Getting ready for your project
First, you'll need to ensure you have all the tools and materials needed to get the job done. Below are some of the tools and materials you will need and what they do:

  • Caulk - Caulk is a sealant designed to fill in cracks and holes in the surface you plan on painting. It can also be used to prevent insects and air from entering your home from the outside.
  • Paint brushes - The most recognizable tool for painting, paint brushes are fantastic for smaller areas and touch ups to larger areas. These tools are precise and come in a variety of shapes and sizes.
  • Paint rollers - Paint rollers are much larger than paint brushes and can easily cover large areas with paint. This will probably be the tool you'll be using the most for your exterior paint project.
  • Power washer - This tool uses high-pressure water to blast dirt, chalk, dust and mold off the surface you wish you paint on, creating a clean, smooth surface for your project.
  • Primer - Primer is used to prepare the surface for the painting job itself, providing a layer of protection and a stronger adhesive bond for the paint.
  • Scraper - As the name implies, scrapers are used to scrape off old paint from a surface, especially paint that is cracking or peeling.
  • Step ladder - A ladder will help you reach every inch of the surface you wish to paint.

Naturally, you'll also need paint to complete your project. There are many different kinds of paint to choose from, each designed for specific surfaces or areas. Determining what kind of paint you need is a crucial step to take before you get your project off the ground.

You'll also need to determine how much paint your project will call for. Some paint stores, such as Sherwin-Williams, provide Paint Calculators on their websites to help you decide exactly how much paint you'll need.

Surface inspections and preparations
Once you've gathered all the tools you need, your next step should be inspecting the condition of the surface you're planning to paint on.

Make sure that the surface is as clean as possible before any primer, caulk or paint is applied. A common method to accomplish this is by using a power washer. However, you must be cautious when using a power washer. The water pressure is high enough to cause damage to your exterior surfaces, not to mention severe injuries to any person caught in the spray.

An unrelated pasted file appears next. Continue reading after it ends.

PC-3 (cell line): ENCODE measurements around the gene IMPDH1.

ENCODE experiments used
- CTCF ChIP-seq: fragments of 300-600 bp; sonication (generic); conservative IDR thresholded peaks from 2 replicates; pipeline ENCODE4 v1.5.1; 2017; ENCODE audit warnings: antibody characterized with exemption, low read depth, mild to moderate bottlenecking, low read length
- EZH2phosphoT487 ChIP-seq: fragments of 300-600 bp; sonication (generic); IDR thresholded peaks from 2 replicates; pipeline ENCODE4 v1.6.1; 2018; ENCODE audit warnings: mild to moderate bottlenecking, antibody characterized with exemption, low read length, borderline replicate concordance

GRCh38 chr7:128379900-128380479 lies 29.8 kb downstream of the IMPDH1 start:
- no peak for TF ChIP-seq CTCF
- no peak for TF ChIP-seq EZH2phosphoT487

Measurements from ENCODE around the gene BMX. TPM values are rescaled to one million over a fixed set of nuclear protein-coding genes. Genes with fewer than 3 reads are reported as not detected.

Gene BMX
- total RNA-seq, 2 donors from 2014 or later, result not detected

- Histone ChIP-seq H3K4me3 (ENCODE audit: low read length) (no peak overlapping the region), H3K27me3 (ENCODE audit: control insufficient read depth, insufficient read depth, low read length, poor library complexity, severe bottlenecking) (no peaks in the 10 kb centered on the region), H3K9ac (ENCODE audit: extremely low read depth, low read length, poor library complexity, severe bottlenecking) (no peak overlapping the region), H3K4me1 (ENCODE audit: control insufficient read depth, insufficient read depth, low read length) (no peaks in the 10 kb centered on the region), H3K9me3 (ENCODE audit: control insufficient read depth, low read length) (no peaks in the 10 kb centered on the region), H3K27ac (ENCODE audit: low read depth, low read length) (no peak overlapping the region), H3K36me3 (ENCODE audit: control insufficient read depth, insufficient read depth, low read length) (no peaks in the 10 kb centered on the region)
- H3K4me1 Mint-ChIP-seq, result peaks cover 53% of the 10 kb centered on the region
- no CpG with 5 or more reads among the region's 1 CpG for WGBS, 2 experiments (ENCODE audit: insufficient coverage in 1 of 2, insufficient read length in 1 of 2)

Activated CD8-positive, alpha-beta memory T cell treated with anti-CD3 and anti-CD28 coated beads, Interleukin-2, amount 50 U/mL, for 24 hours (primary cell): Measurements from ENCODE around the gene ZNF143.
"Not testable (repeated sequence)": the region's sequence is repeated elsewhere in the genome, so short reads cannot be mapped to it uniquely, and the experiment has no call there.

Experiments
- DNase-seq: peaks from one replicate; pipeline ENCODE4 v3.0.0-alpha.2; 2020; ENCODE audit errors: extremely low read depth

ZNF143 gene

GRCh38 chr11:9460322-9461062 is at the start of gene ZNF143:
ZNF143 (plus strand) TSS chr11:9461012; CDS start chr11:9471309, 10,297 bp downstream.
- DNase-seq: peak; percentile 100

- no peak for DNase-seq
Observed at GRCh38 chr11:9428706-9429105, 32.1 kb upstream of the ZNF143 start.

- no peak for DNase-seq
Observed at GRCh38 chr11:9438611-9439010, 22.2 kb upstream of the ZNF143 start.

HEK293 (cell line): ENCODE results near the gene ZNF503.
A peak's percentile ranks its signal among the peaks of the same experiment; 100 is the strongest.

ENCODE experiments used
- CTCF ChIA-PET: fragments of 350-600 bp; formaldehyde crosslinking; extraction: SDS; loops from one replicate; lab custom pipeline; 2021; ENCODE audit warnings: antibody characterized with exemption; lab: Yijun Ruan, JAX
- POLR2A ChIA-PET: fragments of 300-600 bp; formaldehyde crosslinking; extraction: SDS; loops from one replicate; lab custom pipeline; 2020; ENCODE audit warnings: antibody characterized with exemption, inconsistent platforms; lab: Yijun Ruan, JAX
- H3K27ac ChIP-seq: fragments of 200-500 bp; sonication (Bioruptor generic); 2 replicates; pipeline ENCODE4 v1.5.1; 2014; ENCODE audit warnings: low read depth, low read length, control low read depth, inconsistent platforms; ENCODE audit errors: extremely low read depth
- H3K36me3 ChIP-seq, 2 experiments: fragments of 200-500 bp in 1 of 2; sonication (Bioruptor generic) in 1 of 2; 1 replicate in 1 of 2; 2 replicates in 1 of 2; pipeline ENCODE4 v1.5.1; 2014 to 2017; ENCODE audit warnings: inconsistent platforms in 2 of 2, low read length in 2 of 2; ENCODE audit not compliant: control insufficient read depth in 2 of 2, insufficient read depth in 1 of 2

You'll also want to check for signs of peeling and cracks on the old paint's surface. If such signs exist, use some sandpaper and a scraper to remove these problem areas.

Note: If your home was built before 1978, it's possible that your home was painted using lead-based paint. If this is the case, there are health concerns you should consider before scraping or sanding. You may need to speak to a contractor and have them remove the paint before you continue with your project.

Now that your surface is clean and problem-free, you are ready to begin painting. First, you'll need to apply primer to the surface you wish to paint on. Depending on the material the surface is made of, a specific type of primer may be needed. Primer is used the same way paint is used - by using a paint brush or paint roller and applying it to the surface.

Once you have covered your surface with primer, let it dry completely before you begin applying paint. Start at the top of your surface and work your way downward using the paint roller, then touch up the application with your paint brush. If you need to apply a second coat, start with the roller again and finish with the brush.

You've just read some of the basics of accomplishing an exterior painting project. For specific tips on getting your painting job done right, visit or, or talk to a painting professional near you.